Number of children arrested in Bedfordshire continues to drop
Bedfordshire Police has welcomed a report which shows the number of children arrested by the force has continued to drop.
A total of 943 under-18s were arrested in Bedfordshire last year, a reduction of 142 compared with the previous year and continues a drop which has occurred every year since 2012, according to a report from the Howard League for Penal Reform which campaigns for a reduction in child arrests.
Nationally there has been a 68 per cent reduction in child arrests since 2010 – in Bedfordshire the number has been almost halved from 1,953 to 943.
Chief Constable Jon Boutcher said: “It is pleasing that the number of children arrested in Bedfordshire has continued to fall and reflects the work we are doing in this area.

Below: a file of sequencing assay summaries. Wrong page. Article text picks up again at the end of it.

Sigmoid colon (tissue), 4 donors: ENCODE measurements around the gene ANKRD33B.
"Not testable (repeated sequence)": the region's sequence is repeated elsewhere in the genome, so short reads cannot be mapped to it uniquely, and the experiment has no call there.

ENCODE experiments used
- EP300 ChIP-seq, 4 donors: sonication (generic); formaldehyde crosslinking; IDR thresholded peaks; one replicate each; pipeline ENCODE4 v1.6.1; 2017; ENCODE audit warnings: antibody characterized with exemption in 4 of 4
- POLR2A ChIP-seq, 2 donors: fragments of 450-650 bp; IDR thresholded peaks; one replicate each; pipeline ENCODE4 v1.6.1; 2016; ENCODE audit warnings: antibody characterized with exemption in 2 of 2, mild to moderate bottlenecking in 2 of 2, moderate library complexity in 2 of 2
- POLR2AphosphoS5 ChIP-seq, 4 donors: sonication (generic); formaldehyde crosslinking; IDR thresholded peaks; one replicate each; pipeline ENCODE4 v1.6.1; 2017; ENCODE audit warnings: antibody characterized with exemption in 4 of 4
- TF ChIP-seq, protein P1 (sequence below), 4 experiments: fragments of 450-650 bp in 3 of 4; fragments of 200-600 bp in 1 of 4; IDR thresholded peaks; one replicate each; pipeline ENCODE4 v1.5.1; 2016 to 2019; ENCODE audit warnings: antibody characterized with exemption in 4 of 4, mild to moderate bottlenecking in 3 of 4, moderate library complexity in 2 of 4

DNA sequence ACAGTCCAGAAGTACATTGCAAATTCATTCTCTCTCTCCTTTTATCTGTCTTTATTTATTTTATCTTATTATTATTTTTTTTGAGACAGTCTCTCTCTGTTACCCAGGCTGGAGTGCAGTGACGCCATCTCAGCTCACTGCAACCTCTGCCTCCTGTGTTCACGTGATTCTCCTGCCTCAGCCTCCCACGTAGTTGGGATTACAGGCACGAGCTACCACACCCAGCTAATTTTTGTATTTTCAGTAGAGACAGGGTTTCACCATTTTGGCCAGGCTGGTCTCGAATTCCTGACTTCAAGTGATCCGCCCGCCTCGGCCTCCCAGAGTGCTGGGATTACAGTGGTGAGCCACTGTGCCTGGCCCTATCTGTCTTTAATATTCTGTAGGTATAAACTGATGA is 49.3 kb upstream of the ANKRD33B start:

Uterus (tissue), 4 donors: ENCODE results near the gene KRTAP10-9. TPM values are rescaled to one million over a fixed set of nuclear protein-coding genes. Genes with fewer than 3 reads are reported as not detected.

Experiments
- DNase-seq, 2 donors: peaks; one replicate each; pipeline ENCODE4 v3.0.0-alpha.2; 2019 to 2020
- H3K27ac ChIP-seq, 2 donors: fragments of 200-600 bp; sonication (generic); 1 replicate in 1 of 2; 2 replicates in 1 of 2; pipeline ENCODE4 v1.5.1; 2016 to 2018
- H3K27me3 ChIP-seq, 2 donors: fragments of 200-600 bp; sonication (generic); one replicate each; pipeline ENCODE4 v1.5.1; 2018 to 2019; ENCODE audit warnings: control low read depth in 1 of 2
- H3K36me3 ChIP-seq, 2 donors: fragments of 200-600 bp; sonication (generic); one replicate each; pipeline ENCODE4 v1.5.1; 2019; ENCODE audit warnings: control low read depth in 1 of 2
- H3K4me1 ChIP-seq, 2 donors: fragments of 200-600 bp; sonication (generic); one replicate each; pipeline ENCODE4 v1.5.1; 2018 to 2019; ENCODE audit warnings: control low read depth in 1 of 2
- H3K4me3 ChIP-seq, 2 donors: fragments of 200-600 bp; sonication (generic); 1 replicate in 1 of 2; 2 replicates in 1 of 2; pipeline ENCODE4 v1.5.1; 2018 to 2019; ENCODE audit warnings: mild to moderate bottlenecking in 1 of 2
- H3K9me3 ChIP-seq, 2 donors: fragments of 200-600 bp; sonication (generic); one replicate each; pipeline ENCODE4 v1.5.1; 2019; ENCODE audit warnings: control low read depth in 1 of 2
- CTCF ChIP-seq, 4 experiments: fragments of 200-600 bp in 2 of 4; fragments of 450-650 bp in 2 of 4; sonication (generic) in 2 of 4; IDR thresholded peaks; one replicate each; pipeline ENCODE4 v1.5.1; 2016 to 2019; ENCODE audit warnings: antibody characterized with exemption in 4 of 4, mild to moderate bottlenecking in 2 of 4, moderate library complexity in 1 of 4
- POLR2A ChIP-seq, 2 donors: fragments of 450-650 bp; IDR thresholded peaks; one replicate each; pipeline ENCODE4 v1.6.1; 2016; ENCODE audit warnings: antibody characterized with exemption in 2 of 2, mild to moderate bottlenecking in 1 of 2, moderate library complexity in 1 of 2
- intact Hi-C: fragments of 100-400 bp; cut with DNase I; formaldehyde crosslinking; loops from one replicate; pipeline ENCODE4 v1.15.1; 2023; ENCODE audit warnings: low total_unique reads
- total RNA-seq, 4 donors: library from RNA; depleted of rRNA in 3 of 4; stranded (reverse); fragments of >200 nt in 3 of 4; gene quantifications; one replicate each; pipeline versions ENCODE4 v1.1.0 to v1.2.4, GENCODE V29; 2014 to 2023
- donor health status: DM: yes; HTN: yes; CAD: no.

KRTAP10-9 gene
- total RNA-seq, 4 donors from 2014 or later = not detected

“We do not want to criminalise children, as we recognise that this often just leads to further issues in the longer term.
“There can be far greater value in seeking alternative resolutions which will actually help and support those young people and divert them away from becoming entrenched in crime. Sadly there will be occasions where criminal sanctions are the only option.
“But it is important that we do all we can, with partners and indeed families and communities, to understand the causes of young people becoming involved in crime and help steer them onto the straight and narrow.”
The data gathered showed that, nationally in 2017, 26 per cent of child arrests were from Black and Asian Minority Ethnic (BAME) backgrounds – despite the fact only 18 per cent of the 10-17 child population were BAME.
Mr Boutcher, who is the National Police Chiefs’ Council (NPCC) lead for Race & Religion, added: “It is disappointing that there still appears to be a disproportionate amount of young people from BAME backgrounds who are being criminalised. It is imperative that this matter is addressed to ensure the policing service nationally is treating all of our communities equally. I will continue to work closely with other forces and partner agencies across the UK to ensure that children from BAME backgrounds are not being unfairly treated.”